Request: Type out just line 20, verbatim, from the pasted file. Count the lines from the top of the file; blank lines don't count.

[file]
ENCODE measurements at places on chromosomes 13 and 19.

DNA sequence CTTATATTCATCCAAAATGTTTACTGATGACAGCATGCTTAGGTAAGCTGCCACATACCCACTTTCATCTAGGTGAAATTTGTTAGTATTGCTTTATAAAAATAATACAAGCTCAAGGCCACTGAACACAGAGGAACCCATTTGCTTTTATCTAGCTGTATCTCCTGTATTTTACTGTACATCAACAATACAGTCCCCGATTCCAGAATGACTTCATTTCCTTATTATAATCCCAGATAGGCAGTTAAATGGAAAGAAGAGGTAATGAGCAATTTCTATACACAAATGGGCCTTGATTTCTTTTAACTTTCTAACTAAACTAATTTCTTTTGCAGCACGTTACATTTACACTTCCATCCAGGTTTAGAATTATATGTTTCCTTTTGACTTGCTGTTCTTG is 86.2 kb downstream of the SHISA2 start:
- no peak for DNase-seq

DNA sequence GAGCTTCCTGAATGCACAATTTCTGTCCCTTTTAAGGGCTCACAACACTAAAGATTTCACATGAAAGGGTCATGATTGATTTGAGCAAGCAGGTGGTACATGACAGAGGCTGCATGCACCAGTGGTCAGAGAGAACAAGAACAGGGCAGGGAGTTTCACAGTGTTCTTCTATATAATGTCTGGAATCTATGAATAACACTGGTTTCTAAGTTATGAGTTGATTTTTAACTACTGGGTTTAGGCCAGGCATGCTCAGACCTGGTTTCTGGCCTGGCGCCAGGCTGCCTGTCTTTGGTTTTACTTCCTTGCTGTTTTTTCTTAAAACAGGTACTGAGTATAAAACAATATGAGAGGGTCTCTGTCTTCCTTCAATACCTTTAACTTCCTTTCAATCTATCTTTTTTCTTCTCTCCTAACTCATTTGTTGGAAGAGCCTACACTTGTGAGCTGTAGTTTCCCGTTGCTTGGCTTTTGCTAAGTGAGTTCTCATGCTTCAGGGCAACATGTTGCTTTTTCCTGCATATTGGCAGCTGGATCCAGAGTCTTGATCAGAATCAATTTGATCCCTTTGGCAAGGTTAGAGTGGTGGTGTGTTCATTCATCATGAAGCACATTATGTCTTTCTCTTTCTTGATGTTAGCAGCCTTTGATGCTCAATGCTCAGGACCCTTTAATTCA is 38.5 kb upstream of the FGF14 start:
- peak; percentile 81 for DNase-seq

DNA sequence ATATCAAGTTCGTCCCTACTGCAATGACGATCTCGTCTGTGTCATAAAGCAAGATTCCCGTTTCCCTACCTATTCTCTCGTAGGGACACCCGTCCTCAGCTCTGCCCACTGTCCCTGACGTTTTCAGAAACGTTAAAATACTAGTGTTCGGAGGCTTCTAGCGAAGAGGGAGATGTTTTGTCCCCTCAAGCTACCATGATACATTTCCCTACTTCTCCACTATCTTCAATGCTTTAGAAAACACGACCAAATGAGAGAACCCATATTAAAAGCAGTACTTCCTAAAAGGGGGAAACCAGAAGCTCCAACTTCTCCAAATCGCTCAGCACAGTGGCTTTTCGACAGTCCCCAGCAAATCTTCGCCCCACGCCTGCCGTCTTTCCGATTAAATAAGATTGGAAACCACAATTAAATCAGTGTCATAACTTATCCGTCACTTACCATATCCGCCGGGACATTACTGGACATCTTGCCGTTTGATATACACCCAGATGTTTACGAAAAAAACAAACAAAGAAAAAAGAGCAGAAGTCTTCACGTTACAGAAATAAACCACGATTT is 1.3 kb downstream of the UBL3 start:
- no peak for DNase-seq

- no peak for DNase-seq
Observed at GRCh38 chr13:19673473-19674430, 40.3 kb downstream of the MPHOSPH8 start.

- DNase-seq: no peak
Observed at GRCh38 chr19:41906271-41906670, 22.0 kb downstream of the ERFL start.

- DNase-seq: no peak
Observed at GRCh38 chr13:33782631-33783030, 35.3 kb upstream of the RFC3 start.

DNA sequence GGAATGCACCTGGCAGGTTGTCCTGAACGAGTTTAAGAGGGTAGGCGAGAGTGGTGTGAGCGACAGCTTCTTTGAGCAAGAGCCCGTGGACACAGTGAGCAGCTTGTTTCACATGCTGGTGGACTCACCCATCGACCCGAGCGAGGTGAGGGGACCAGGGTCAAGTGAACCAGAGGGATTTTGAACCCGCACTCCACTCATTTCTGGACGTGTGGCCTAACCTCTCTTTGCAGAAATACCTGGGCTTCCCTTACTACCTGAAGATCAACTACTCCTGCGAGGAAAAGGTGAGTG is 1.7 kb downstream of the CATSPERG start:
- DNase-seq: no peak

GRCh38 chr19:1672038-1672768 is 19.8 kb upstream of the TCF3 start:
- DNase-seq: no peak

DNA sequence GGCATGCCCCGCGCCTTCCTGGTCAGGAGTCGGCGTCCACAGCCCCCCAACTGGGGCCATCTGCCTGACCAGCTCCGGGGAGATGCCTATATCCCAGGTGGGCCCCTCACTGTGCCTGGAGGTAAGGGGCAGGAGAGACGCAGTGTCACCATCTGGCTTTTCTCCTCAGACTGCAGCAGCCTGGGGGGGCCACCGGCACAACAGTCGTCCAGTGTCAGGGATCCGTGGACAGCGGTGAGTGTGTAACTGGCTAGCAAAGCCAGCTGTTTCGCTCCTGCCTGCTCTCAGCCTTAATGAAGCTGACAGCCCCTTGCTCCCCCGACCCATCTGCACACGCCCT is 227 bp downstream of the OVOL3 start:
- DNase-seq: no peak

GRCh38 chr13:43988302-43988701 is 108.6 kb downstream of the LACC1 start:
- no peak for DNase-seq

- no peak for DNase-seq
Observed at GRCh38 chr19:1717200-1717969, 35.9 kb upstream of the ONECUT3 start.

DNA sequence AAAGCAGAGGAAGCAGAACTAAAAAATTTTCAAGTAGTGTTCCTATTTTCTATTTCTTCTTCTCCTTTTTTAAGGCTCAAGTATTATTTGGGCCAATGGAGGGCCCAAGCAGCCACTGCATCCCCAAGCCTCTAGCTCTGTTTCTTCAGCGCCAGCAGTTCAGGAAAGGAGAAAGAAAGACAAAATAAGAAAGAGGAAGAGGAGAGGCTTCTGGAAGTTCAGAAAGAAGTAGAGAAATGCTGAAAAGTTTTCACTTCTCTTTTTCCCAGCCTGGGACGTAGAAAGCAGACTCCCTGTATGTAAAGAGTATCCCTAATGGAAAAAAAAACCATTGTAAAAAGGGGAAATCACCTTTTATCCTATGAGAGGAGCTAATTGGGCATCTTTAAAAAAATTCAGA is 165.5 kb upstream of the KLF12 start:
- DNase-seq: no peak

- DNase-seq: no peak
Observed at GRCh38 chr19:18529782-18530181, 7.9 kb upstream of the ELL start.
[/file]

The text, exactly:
GRCh38 chr13:43988302-43988701 is 108.6 kb downstream of the LACC1 start: